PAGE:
From "Perfect Pitch: A Life Story," by Nicolas Slonimsky, to be published this month by Oxford University Press Inc.
I MET QUITE A number of composers who were frankly flaky, or furfuraceous, to use a more elegant term. Flaky composers spawn in California, and, being myself a California transplant, I had no trouble to infiltrate their company. I also contributed some pieces to their magazine of musical nonsense called Source. One of my flaky friends, Ken Friedman, puzzled me when he said he was writing an oratorio dedicated to Laszlo Toth.
"Who the hell is Laszlo Toth?" I asked. Friedman gave me a look of incredulity.
"Why, Laszlo Toth," he said, "is the artist who resculptured the Pieta!" Indeed, Toth was the name of the demented Hungarian who hacked Michelangelo's masterpiece. When Friedman told me that the finale of his Third Symphony was the Los Angeles earthquake of 1971, I became interested in his orchestration. "You do not understand," he said, with undisguised disdain. "The earthquake was the finale of my work!"
Charles Amirkhanian is the inventor of a new musical form which he calls text-sound. In one of these works he "canonized" me, in a manner of speaking, by making a canon out of a fragment from one of my lectures in San Francisco; in the recording I sound like a demented dervish, whirling around verbally and periodically returning to the original vocable. The result is imbecilic, but for that very reason the record achieved a certain currency in the musical underground and was even reviewed in the New York Times.
Much more embarrassing was a recording Amirkhanian surreptitiously made of my rather loose dinner talk at the home of Mrs. George Antheil, widow of the composer. I was in a talkative mood (my normal state), saying outrageous things about mutual friends and acquaintances, with a generous admixture of assorted sexual gossip. I was horrified to learn that Amirkhanian aired the tape over his Berkeley radio station, KPFA, under the beguiling title, "Nicolas Slonimsky Eats Dinner." It traversed several courses, from soup to nuts, punctuated by my uninhibited comments. I was told the program was repeated by popular demand, but I never dared to tune in.
The Grand Vizier of all California composers is undoubtedly John Cage. Can it be that John Cage is really 75 years old? Not so long ago he was an object of derision but has since attained the status of a guru. The 15th edition of the Encyclopaedia Britannica describes him as a "composer whose work and revolutionary ideas profoundly influenced mid-20th-Century music." Pravda has offered an ingenious theory for the rise of John Cage: His music demoralizes the listeners by its neurotic drive and by doing so depresses the proletarian urge to rise en masse against capitalism and imperialism. It is for this reason that Wall Street supports Cage financially. When I reported this bit of sociological analysis to Henry Cowell, who was one of Cage's mentors, he remarked in his well-modulated Irish voice, "This is strange. If John is financed by Wall Street, why did he borrow three dollars from me last night?"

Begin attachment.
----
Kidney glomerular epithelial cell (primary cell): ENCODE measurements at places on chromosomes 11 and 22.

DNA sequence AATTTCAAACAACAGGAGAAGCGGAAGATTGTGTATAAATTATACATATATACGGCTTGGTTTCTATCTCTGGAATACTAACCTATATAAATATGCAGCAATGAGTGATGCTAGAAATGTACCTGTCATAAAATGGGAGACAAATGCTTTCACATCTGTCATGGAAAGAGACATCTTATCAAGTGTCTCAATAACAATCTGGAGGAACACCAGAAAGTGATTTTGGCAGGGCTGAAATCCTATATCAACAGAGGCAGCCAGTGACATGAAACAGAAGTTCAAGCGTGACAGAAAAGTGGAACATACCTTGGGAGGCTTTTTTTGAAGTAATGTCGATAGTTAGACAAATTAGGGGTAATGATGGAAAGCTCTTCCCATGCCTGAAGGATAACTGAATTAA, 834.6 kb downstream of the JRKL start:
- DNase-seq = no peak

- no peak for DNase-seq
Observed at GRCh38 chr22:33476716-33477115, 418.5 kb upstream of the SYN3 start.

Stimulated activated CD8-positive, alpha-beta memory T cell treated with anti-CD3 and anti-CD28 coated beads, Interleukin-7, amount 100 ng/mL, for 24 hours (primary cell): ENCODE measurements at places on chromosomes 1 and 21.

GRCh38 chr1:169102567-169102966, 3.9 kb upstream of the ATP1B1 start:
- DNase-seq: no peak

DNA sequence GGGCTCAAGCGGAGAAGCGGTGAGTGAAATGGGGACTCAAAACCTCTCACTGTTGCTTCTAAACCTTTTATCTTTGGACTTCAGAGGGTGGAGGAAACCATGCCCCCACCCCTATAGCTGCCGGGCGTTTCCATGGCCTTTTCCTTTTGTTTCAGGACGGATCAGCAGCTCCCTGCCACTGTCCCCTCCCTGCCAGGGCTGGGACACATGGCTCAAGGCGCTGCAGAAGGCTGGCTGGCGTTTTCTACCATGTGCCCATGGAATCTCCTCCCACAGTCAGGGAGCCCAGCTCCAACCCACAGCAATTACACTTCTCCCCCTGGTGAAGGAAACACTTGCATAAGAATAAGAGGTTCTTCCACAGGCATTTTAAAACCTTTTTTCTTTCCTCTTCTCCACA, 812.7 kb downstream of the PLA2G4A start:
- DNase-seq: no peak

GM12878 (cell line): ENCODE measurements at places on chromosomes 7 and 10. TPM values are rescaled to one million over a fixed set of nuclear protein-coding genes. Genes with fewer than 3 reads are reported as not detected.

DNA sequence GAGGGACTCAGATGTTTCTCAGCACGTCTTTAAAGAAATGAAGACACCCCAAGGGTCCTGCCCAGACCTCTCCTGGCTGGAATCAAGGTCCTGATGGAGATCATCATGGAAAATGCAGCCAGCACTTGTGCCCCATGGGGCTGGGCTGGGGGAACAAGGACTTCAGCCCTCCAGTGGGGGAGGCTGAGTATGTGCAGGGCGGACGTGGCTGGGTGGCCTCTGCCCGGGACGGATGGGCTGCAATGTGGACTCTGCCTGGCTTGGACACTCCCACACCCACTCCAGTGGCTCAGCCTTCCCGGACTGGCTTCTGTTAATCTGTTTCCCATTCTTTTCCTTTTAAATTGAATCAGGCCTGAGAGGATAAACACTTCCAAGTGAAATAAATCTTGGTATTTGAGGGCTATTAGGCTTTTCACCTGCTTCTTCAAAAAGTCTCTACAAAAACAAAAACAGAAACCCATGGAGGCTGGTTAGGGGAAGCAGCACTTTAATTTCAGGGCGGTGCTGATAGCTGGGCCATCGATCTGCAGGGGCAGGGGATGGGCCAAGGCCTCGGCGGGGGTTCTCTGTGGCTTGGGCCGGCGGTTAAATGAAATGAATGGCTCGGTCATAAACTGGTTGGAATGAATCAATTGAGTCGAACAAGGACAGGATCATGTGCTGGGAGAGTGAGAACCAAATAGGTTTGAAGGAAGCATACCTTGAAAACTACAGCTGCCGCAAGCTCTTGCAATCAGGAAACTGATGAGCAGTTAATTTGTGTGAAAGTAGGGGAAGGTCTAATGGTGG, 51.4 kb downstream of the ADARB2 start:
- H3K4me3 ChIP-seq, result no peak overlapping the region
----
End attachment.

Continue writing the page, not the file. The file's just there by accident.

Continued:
I enjoyed my sporadic encounters with La Monte Young. When I was in New York, he invited me to dinner, warning me that the hour might be unusual since his biological time did not coincide with the diurnal rotation of the Earth, his normal circadian period being 25 hours. I observed aloud that Russian astronomers estimated the period of rotation of the planet Venus around its axis as 25 hours (I spoke without authority, as it seemed to me the axial rotation of Venus was much longer). A pregnant pause ensued. "Tell me more," he said.
Musical women leave nothing to be desired in the wilderness of their imagination. My favorite avant-garde composeress is Annea Lockwood, born in New Zealand and educated in England, where she gave lectures on anti-music at an anti-university. In the Bakuninian belief that the art of destruction is as creative as that of construction, she devoted her energies to destroying pianos. She once drowned a piano in a private lake owned by a Texas millionaire. Her example inspired a group of enthusiasts, who dropped an upright piano to destruction from a rented helicopter.
To test her theory that composers advance in their idiom after death, Annea Lockwood summoned Beethoven's spirit at a seance. He played for her his posthumous Piano sonata No. 33, composed circa 1890, which amazed her by its modernity. She recorded it on tape, but, when I asked to hear it, she demurred, explaining that she had given her word to Beethoven not to play it for anyone else.
Copyright 1988 by Nicolas Slonimsky. Reprinted with permission of Oxford University Press Inc.